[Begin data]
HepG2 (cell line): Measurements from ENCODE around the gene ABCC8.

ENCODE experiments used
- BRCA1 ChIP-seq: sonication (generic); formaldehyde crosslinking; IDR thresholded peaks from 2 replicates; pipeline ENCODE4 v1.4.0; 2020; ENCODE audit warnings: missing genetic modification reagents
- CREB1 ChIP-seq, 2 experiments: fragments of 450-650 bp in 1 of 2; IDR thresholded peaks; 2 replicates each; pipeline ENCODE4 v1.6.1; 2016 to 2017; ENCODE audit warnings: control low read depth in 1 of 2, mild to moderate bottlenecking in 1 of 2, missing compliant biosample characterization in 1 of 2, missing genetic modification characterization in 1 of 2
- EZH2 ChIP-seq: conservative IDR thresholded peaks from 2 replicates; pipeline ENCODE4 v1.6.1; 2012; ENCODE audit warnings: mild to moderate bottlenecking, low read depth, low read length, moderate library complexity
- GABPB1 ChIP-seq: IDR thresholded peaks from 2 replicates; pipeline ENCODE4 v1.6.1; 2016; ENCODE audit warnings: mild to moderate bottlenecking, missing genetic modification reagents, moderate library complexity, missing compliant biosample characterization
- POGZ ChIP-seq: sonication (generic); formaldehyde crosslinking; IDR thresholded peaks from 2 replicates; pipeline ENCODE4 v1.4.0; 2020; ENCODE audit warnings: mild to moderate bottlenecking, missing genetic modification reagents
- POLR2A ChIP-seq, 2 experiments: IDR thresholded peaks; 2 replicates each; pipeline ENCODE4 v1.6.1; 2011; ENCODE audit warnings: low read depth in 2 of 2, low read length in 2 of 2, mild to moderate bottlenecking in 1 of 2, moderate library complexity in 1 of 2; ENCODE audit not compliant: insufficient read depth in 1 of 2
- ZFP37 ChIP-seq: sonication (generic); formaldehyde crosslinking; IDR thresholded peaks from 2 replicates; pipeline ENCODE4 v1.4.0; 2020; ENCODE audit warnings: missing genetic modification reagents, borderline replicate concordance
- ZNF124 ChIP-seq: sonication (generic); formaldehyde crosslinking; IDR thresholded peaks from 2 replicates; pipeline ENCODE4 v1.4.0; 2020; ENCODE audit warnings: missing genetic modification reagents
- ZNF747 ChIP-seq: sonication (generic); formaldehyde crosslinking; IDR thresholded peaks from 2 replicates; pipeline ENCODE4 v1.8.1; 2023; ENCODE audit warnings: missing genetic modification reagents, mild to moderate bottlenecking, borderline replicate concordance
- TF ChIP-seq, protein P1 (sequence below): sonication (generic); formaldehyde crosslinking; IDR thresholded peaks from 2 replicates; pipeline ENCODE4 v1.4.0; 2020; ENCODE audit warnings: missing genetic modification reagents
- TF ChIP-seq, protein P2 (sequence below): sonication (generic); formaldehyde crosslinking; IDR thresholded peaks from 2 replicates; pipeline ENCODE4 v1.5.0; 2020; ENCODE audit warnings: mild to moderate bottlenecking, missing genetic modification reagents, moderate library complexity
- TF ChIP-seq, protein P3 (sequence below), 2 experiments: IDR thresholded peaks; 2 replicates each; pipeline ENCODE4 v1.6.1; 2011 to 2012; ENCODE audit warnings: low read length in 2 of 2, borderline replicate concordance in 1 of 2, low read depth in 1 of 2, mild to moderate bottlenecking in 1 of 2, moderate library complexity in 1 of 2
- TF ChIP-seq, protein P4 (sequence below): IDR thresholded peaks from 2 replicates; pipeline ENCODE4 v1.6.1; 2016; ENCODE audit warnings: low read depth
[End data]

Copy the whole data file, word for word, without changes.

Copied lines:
HepG2 (cell line): Measurements from ENCODE around the gene ABCC8.

ENCODE experiments used
- BRCA1 ChIP-seq: sonication (generic); formaldehyde crosslinking; IDR thresholded peaks from 2 replicates; pipeline ENCODE4 v1.4.0; 2020; ENCODE audit warnings: missing genetic modification reagents
- CREB1 ChIP-seq, 2 experiments: fragments of 450-650 bp in 1 of 2; IDR thresholded peaks; 2 replicates each; pipeline ENCODE4 v1.6.1; 2016 to 2017; ENCODE audit warnings: control low read depth in 1 of 2, mild to moderate bottlenecking in 1 of 2, missing compliant biosample characterization in 1 of 2, missing genetic modification characterization in 1 of 2
- EZH2 ChIP-seq: conservative IDR thresholded peaks from 2 replicates; pipeline ENCODE4 v1.6.1; 2012; ENCODE audit warnings: mild to moderate bottlenecking, low read depth, low read length, moderate library complexity
- GABPB1 ChIP-seq: IDR thresholded peaks from 2 replicates; pipeline ENCODE4 v1.6.1; 2016; ENCODE audit warnings: mild to moderate bottlenecking, missing genetic modification reagents, moderate library complexity, missing compliant biosample characterization
- POGZ ChIP-seq: sonication (generic); formaldehyde crosslinking; IDR thresholded peaks from 2 replicates; pipeline ENCODE4 v1.4.0; 2020; ENCODE audit warnings: mild to moderate bottlenecking, missing genetic modification reagents
- POLR2A ChIP-seq, 2 experiments: IDR thresholded peaks; 2 replicates each; pipeline ENCODE4 v1.6.1; 2011; ENCODE audit warnings: low read depth in 2 of 2, low read length in 2 of 2, mild to moderate bottlenecking in 1 of 2, moderate library complexity in 1 of 2; ENCODE audit not compliant: insufficient read depth in 1 of 2
- ZFP37 ChIP-seq: sonication (generic); formaldehyde crosslinking; IDR thresholded peaks from 2 replicates; pipeline ENCODE4 v1.4.0; 2020; ENCODE audit warnings: missing genetic modification reagents, borderline replicate concordance
- ZNF124 ChIP-seq: sonication (generic); formaldehyde crosslinking; IDR thresholded peaks from 2 replicates; pipeline ENCODE4 v1.4.0; 2020; ENCODE audit warnings: missing genetic modification reagents
- ZNF747 ChIP-seq: sonication (generic); formaldehyde crosslinking; IDR thresholded peaks from 2 replicates; pipeline ENCODE4 v1.8.1; 2023; ENCODE audit warnings: missing genetic modification reagents, mild to moderate bottlenecking, borderline replicate concordance
- TF ChIP-seq, protein P1 (sequence below): sonication (generic); formaldehyde crosslinking; IDR thresholded peaks from 2 replicates; pipeline ENCODE4 v1.4.0; 2020; ENCODE audit warnings: missing genetic modification reagents
- TF ChIP-seq, protein P2 (sequence below): sonication (generic); formaldehyde crosslinking; IDR thresholded peaks from 2 replicates; pipeline ENCODE4 v1.5.0; 2020; ENCODE audit warnings: mild to moderate bottlenecking, missing genetic modification reagents, moderate library complexity
- TF ChIP-seq, protein P3 (sequence below), 2 experiments: IDR thresholded peaks; 2 replicates each; pipeline ENCODE4 v1.6.1; 2011 to 2012; ENCODE audit warnings: low read length in 2 of 2, borderline replicate concordance in 1 of 2, low read depth in 1 of 2, mild to moderate bottlenecking in 1 of 2, moderate library complexity in 1 of 2
- TF ChIP-seq, protein P4 (sequence below): IDR thresholded peaks from 2 replicates; pipeline ENCODE4 v1.6.1; 2016; ENCODE audit warnings: low read depth